The Cabinet Office claims that a "ruthless approach" to "eradicating wasteful spending" across central government has helped generate £104m in savings in IT spending out of more than £5.5bn in total efficiency savings it claims to have achieved last year.
The Government Digital Service has driven significant savings for all government departments in its 2011/12 fiscal year, the Office said. These include maintaining the Businesslink website for a fraction of its previous cost and re-designing the G-Cloud procurement store, while the Office has also sought to make more use of in-house resource rather than relying on expensive systems integrators.
"The staggering savings were driven by the Cabinet Office's Efficiency and Reform Group (ERG), which applied spending controls to cut expenditure by departments on IT contracts, property, marketing, temporary staff and consultancy," the Cabinet Office said in a statement. "These new savings are in addition to the unprecedented £3.75bn saved during 2010/11."
The claimed savings in IT spending include a total of £1bn saving as a result of a moratorium on consultancy spending and extending existing consultancy contracts. "Since 2010, consultancy spend has been cut by over 85 per cent," claimed the Cabinet Office.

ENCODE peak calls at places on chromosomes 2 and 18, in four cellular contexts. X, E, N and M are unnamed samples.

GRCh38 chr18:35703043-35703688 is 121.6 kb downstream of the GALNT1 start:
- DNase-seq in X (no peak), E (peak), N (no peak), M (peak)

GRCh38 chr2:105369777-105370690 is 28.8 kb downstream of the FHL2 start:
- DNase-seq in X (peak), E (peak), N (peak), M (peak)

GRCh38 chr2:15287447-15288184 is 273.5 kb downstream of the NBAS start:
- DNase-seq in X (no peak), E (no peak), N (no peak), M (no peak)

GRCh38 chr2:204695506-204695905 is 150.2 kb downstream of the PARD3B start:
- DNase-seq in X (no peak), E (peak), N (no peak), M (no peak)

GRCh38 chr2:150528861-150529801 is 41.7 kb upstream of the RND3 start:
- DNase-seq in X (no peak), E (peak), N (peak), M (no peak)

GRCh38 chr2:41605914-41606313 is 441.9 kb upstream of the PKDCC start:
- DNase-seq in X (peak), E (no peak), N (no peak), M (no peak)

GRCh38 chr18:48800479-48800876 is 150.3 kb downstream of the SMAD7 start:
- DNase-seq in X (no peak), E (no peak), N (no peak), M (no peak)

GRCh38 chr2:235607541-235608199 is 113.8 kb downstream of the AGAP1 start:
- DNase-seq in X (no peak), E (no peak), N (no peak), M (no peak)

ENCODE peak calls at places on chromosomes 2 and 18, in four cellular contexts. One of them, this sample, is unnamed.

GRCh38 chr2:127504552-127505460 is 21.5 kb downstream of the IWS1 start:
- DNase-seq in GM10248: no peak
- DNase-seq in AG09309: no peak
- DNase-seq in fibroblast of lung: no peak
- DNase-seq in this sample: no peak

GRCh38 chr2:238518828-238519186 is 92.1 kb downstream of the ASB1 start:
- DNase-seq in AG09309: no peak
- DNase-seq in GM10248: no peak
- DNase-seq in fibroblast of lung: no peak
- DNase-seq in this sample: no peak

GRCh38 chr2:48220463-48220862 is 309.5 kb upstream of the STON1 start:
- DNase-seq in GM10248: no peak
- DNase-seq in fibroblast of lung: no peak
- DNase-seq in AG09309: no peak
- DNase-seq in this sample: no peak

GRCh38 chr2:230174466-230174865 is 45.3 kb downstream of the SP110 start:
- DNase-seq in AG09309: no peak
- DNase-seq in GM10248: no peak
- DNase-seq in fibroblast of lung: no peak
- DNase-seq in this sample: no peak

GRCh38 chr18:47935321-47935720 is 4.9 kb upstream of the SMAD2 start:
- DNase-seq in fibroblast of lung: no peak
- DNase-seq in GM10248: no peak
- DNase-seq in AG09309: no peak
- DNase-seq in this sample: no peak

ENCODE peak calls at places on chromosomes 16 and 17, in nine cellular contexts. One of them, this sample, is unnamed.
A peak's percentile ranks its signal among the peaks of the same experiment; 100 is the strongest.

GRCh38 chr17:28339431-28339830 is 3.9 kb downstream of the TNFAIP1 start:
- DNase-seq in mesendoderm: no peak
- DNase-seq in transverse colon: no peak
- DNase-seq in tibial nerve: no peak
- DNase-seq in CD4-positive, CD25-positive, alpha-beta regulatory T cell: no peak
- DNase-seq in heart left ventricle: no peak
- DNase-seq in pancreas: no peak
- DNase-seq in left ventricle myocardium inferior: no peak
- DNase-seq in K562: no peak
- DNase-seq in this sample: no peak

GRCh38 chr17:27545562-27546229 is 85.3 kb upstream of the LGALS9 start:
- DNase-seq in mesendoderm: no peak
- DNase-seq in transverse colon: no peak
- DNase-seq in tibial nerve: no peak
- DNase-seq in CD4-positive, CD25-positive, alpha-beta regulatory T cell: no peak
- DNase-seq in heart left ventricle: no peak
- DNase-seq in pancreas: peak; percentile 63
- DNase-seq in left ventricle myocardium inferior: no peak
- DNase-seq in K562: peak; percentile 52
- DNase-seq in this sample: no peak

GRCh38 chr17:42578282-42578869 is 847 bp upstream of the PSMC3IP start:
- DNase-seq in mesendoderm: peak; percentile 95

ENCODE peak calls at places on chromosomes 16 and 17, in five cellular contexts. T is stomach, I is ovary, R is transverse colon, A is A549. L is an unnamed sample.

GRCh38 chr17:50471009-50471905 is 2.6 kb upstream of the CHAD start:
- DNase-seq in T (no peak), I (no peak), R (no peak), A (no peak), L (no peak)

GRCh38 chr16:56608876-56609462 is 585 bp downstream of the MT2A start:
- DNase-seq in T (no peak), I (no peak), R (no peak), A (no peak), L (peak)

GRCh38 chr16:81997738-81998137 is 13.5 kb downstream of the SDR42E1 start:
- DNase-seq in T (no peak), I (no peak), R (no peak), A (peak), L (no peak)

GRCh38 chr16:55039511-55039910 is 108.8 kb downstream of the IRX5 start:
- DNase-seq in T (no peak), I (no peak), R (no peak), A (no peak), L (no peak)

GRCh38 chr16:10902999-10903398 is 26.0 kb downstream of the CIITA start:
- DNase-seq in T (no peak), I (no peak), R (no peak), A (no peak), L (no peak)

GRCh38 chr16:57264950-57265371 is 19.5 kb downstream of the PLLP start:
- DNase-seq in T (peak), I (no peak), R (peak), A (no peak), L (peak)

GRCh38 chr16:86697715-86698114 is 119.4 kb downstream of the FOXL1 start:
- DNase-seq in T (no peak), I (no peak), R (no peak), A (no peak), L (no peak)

Other savings have been made as a result of bulk-buying and different government departments pooling their spending power to drive volume discounts. Stronger controls on non-essential recruitment have also cut salary costs.
Cabinet Office Minister Francis Maude said: "In 2010 we set up an Efficiency and Reform Group in the Cabinet Office to beef up government's operational centre and to ensure that Whitehall operated in a more business-like fashion. It's working well, but we are determined to go even further, because when it comes to spending other people's money we must always strive to find more efficient and better ways of providing public services."
He added: "Because our controls on spending are working well and saving unprecedented amounts of money, I'm determined they will be a permanent feature of good governance."
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